The polymers ppoduced by the polymerizingproc'ess..of the present invention are useful in a wid'e' variQlY'df-ap. plic tions in the fieldPof graphic arts, due .to theirsuperior adhesion to p etzilji surfaces, excellent resistance to most solvents and chemicals, and capability of forming high resolution images. Among' such-uses are photoresists for .chemical milling;gravure. lnagfi s, Offset plates, stencilmaking, microimages,. for printed circuitry, ,,thermoset 10 vesicular images, microimages for information storage, decoration of paper, glass, and packages, and light-cured coatings.

The procedures for mixing the stabilized radiationsensitive compositions of the present invention using the polymerizable materials are relatively simple. The polymerizable mixture is combined with the catalyst precursor and the sulfoxide inhibitor, if desired with a suitable inert volatile solvent. By such a suitable solvent is meant any solvent compound or mixture which boils below about C. and which does not react appreciably with the polymerizable material, the catalyst precursor, or the inhibitor. Examples of such solvents include acetone, toluene, methyl ethyl ketone, ethyl ether, anisole, dimethyl ether of diethylene glycol (bis 2-methoxyethyl) ether, monochlorobenzene, 1, 1,2,2-tetrachloroethane, o chlorotoluene, o-dichlorobenzene, and trichloroethylene or mixtures thereof.

The amount of catalyst precursor employed should be sufficient to insure complete polymerization. It has been found that quite satisfactory results are obtained by providing a diazonium complex salt in amount by weight from about 0.5% to about 5% of the catalyst precursor relative to the weight of the polymerizable material provided, about 1% or less of the precursor being amply effective with some monomer-catalyst precursor systems.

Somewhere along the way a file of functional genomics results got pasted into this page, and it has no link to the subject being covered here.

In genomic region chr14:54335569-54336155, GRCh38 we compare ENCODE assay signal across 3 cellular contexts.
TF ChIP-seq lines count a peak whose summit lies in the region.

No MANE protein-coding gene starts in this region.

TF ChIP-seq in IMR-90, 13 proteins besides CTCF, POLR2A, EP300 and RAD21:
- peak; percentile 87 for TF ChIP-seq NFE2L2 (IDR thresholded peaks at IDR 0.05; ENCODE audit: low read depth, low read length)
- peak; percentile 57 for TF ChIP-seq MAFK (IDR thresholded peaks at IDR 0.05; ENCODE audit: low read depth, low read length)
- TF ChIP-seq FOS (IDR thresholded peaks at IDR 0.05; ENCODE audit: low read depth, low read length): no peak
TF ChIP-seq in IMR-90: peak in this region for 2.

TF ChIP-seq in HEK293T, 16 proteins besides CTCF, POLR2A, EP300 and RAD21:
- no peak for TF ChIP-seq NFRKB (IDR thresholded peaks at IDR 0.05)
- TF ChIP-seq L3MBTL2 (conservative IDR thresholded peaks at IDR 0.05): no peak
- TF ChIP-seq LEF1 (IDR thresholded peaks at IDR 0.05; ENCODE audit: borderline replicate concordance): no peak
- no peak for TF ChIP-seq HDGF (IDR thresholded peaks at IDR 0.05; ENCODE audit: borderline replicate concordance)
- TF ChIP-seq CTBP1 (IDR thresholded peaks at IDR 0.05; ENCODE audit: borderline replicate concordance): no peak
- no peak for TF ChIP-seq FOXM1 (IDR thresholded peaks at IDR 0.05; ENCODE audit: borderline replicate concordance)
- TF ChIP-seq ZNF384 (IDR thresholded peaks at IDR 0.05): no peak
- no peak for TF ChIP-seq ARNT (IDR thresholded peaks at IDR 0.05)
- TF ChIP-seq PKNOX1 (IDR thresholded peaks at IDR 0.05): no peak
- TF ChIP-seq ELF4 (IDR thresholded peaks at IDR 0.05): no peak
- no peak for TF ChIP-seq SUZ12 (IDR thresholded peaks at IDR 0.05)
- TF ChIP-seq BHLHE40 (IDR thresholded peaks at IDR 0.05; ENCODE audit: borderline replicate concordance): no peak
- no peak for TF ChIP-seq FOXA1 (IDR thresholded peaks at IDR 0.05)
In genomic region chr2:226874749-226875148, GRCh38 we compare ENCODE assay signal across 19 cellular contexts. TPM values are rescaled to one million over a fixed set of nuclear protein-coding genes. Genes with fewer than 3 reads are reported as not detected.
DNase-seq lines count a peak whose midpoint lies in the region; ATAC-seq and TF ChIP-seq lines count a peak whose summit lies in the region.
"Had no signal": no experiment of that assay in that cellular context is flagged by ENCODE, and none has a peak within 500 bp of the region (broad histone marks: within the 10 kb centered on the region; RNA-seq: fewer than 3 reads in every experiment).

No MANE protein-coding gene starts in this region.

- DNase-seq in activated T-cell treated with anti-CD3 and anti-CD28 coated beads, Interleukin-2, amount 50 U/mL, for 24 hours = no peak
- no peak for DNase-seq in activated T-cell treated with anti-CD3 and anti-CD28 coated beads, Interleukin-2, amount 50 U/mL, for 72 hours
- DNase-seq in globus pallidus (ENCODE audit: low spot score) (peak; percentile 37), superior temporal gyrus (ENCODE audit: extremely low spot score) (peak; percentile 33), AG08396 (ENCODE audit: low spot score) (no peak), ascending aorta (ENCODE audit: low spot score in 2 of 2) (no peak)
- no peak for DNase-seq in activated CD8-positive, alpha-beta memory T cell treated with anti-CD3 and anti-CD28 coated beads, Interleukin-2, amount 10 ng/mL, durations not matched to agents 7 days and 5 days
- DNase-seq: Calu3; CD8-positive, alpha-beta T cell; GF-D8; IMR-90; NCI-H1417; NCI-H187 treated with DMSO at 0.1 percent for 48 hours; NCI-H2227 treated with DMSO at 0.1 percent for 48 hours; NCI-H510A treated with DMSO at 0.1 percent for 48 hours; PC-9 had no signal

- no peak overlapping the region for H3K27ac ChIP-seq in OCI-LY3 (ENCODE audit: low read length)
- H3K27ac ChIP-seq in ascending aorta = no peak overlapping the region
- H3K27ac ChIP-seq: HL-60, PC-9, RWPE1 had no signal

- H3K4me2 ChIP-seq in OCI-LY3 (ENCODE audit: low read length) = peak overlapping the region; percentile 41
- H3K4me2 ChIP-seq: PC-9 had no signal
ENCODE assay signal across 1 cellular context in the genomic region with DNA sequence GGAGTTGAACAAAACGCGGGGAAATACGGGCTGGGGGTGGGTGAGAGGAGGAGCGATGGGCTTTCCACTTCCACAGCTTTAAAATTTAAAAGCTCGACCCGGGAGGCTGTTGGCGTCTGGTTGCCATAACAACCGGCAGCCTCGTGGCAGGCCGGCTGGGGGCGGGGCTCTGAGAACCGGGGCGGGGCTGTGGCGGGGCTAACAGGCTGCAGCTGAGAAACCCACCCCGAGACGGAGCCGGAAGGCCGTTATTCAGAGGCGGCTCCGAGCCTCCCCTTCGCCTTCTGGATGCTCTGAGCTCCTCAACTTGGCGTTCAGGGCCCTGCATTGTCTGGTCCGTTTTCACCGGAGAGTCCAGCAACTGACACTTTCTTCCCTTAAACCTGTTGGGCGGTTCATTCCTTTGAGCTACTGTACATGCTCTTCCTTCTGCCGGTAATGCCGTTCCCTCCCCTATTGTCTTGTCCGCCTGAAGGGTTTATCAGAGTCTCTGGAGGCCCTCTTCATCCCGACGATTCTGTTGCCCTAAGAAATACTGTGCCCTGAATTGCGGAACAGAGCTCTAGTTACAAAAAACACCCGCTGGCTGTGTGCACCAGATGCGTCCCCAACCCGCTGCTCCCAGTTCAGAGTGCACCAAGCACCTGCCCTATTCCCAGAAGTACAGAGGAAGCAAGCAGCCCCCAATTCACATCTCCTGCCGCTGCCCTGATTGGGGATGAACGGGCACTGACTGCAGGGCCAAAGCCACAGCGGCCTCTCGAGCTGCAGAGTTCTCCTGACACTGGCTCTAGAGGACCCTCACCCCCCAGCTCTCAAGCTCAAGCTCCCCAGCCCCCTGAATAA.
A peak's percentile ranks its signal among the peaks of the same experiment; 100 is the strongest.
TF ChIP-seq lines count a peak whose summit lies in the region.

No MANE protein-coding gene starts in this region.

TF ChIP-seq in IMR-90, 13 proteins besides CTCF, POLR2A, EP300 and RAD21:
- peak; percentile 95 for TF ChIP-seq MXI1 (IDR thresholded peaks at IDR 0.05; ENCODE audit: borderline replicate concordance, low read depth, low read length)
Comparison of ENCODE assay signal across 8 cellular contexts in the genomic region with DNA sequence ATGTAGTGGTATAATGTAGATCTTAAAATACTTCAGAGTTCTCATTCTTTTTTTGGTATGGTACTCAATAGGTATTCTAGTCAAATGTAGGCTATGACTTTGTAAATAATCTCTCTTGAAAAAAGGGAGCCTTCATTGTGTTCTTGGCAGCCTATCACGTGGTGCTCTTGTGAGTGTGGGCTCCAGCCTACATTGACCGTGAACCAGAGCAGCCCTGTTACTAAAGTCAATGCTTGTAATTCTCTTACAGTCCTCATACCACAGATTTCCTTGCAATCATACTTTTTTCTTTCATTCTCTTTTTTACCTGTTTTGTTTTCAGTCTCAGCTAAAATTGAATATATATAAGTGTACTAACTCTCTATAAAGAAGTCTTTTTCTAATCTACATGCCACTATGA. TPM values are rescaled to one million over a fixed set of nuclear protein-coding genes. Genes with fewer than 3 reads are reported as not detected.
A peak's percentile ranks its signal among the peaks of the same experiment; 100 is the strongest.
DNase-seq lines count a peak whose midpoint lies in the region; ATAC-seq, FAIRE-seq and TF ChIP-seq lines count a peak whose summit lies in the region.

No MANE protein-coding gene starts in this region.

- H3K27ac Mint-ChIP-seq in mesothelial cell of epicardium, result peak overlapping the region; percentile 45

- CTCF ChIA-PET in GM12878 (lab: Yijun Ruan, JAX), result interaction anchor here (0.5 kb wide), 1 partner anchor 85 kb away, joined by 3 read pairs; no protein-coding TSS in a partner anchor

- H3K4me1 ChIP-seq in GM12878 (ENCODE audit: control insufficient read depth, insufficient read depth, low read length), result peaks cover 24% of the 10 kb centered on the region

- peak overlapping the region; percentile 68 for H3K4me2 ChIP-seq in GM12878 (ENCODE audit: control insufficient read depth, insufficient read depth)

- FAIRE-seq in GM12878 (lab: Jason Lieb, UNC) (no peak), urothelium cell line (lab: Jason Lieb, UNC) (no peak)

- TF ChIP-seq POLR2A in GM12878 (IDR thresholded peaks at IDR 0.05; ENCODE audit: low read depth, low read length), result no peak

The amount of the sulfoxide compound needed for the desired stabilizing effect is determined readily for given ingredients, using simple tests performed quite readily by the skilled formulator, preferably covering a range of test proportions to determine storage or pot life as a function of inhibitor proportion. A convenient test procedure involves viscometer measurements after storage in the dark for a period as long as the maximum storage life needed for the operations in which the stabilized mixed polymerizable composition is to be used. Most coating and printing operations, for example, can utilize formulations having a viscosity within a substantial predetermined range, whether a relatively low-viscosity or high-viscosity range, and use of the inhibitor can maintain the formulations within the desired viscosity ranges for a much longer period. The viscosity of the freshly prepared mixture, even if solvent-free, is low enough in some cases to permit quite substantial polymerization before the composition becomes too viscous to be usable.

The examples set out hereinbelow will indicate a range of proportions within which the sulfoxide inhibitor usually is required. It appears that amounts of the inhibitor less than 0.05% by weight, relative to the weight of the entire polymerizable composition, can be markedly effective for many days of storage, while amounts over 0.5% by weight seldom are needed. In general, the inhibitor preferably is present in an amount by Weight equal to between about 0.005% and about 1% of the weight of the composition. Excessive amounts of inhibitor might impair the stability. It should be kept in mind that unnecessarily large amounts of the inhibitor can decrease quite markedly the catalytic potential of the catalyst precursor, and even may poison the catalyst to the extent that substantial'or sufficient curing cannot occur" in' a reasonable length of time after application of-ener'gy'to the composition. Unnecessarily large proportions 'of the sulfoxide also may cause undesirable discoloration or odor. For these reasons, provision of the inhibitor'in excess of suitable stabilizing amounts" should be" avoided It may be desirable to include in the composition an inert pigment or filler, which may be present in even a major.proportion..by-Weight, or small amounts of inert l tile liquids' s ueh as mineral oil. Inclusion of such inert-ingredients usually makes advisable a proportionate increase in the optimum amount of catalyst precursor used; Nevertheless, "the precursor needed rarely exceeds 5% v of the entire -.weight of the composition,- and'an amount of the gelation inhibitor less thanabout 1% of the total weight usually is sufiicient. f

The following examples will serve further to illustrate the present invention.